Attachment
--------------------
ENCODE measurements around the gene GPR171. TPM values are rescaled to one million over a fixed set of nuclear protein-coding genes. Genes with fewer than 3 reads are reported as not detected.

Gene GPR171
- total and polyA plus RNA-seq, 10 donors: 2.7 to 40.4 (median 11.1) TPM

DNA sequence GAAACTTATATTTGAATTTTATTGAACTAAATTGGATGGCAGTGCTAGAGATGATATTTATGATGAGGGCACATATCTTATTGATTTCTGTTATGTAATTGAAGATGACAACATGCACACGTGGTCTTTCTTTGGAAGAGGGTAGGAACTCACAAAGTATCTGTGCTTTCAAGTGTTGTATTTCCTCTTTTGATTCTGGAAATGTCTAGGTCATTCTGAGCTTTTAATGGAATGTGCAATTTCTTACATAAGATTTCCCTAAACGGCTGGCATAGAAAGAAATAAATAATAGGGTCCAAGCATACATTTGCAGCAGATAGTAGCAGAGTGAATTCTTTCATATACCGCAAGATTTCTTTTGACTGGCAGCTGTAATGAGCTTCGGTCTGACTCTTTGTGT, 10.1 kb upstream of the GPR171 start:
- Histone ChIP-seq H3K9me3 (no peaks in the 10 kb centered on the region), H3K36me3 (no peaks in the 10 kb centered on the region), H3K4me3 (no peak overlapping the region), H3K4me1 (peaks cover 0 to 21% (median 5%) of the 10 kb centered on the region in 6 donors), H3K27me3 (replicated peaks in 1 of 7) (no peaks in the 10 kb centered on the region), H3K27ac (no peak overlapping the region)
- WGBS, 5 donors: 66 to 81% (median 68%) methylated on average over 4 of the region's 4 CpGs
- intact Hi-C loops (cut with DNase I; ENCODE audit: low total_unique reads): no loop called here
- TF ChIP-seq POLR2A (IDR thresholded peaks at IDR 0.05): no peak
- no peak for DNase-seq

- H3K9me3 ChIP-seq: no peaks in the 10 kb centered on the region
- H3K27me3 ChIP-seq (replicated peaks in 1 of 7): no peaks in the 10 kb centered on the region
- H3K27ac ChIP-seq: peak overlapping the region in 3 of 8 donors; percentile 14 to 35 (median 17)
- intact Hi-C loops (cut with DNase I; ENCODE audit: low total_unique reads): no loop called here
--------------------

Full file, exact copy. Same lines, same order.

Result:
ENCODE measurements around the gene GPR171. TPM values are rescaled to one million over a fixed set of nuclear protein-coding genes. Genes with fewer than 3 reads are reported as not detected.

Gene GPR171
- total and polyA plus RNA-seq, 10 donors: 2.7 to 40.4 (median 11.1) TPM

DNA sequence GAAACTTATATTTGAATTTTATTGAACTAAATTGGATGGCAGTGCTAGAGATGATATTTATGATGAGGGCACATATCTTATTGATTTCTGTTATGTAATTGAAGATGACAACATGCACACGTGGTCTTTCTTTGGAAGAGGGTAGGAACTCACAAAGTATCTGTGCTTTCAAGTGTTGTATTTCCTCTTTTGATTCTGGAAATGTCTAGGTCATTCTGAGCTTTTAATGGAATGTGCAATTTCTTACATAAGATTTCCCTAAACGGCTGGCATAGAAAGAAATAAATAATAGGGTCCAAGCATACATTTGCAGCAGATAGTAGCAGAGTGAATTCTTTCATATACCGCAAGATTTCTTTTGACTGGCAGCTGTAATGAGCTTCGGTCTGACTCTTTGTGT, 10.1 kb upstream of the GPR171 start:
- Histone ChIP-seq H3K9me3 (no peaks in the 10 kb centered on the region), H3K36me3 (no peaks in the 10 kb centered on the region), H3K4me3 (no peak overlapping the region), H3K4me1 (peaks cover 0 to 21% (median 5%) of the 10 kb centered on the region in 6 donors), H3K27me3 (replicated peaks in 1 of 7) (no peaks in the 10 kb centered on the region), H3K27ac (no peak overlapping the region)
- WGBS, 5 donors: 66 to 81% (median 68%) methylated on average over 4 of the region's 4 CpGs
- intact Hi-C loops (cut with DNase I; ENCODE audit: low total_unique reads): no loop called here
- TF ChIP-seq POLR2A (IDR thresholded peaks at IDR 0.05): no peak
- no peak for DNase-seq

- H3K9me3 ChIP-seq: no peaks in the 10 kb centered on the region
- H3K27me3 ChIP-seq (replicated peaks in 1 of 7): no peaks in the 10 kb centered on the region
- H3K27ac ChIP-seq: peak overlapping the region in 3 of 8 donors; percentile 14 to 35 (median 17)
- intact Hi-C loops (cut with DNase I; ENCODE audit: low total_unique reads): no loop called here